On My Way Home: A Memoir of Kinship, Grace, and Hope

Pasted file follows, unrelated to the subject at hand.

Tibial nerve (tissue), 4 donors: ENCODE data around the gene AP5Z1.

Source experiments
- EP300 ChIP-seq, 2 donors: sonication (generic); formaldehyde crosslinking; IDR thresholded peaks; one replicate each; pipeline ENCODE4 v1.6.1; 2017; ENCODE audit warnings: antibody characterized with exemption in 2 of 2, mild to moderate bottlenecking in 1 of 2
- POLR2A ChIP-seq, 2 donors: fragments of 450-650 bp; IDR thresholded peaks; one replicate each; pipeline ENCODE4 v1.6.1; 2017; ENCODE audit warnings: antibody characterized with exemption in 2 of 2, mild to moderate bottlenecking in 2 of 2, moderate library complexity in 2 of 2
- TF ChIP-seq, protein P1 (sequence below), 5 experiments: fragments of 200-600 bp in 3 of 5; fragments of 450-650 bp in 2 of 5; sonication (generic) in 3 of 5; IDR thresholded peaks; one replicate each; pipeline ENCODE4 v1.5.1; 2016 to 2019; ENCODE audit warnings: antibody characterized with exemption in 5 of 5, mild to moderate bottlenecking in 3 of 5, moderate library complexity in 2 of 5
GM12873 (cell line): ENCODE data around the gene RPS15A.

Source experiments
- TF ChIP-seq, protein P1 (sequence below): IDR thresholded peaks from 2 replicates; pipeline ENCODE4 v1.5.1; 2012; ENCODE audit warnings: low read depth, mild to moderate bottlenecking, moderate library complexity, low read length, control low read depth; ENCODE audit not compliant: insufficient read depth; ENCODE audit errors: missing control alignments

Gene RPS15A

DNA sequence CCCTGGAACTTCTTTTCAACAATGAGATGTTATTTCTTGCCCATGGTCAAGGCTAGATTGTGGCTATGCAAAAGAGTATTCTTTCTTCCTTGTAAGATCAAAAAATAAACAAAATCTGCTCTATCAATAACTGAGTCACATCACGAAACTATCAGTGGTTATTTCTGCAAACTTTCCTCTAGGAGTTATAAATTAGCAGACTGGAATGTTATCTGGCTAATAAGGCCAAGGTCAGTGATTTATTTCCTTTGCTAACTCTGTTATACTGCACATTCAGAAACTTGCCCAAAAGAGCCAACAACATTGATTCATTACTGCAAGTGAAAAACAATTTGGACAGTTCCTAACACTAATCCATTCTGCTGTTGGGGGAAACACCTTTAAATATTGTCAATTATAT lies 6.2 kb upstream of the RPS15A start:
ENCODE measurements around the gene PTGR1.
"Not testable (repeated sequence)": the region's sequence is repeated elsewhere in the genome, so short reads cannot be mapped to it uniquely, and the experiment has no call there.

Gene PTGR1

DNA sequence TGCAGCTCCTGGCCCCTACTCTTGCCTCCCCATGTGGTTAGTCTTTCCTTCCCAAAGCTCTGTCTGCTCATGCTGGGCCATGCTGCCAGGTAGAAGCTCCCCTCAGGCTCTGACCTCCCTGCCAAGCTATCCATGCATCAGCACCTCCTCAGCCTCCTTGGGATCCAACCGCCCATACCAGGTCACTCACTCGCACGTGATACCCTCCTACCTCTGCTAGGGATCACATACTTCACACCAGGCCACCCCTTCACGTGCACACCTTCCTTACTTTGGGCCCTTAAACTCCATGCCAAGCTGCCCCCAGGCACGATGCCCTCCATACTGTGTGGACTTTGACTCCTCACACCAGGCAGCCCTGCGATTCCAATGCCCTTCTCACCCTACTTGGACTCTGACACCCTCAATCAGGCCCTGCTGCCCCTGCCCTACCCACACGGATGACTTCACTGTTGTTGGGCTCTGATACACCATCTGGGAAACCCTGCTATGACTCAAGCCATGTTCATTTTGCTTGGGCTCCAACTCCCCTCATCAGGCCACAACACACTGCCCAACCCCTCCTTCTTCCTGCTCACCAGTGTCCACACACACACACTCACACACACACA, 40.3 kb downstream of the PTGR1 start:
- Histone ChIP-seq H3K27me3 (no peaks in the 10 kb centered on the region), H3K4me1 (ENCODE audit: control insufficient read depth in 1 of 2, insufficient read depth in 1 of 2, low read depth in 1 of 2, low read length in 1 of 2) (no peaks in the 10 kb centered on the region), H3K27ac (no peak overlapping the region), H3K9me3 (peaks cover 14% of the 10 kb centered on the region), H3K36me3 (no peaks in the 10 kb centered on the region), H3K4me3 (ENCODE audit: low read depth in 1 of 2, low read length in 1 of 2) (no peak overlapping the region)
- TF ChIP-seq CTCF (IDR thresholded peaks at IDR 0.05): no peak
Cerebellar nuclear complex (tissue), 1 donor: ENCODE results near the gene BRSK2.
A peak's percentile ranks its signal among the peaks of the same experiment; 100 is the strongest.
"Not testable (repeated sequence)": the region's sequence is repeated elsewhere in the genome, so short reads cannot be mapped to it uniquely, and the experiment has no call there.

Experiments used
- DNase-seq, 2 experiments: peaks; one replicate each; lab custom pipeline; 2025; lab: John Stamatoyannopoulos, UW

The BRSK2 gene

As a young child, your sense of time is focused on the present, living from day-to-day. Sharon McDaniel was only 6 years old when she was removed from the care of her young, widowed father, separated from her brother and sister and forced into the child welfare system. She ended each day wondering, “Is this now my home?” until aging out of the system 11 years later at age 17. Despite the pain of her situation, she credits kin in helping her become strong enough to survive the harsh realities of life in the foster care system in the 60’s and 70’s. Out of high school and emancipated from the system, she finds herself still searching for home. As a lover of learning, she turns her attention to Penn State where her calling as a pioneer in child welfare begins. Her entrepreneurial spirit and determination began in the 80’s as a young caseworker fresh out of college. At every corner, she was challenged to confront the system as a young African American female in a world of male-dominated administrators. In the early 90’s, her efforts were set on establishing a child welfare agency solely dedicated to kinship care services – something most thought was unachievable.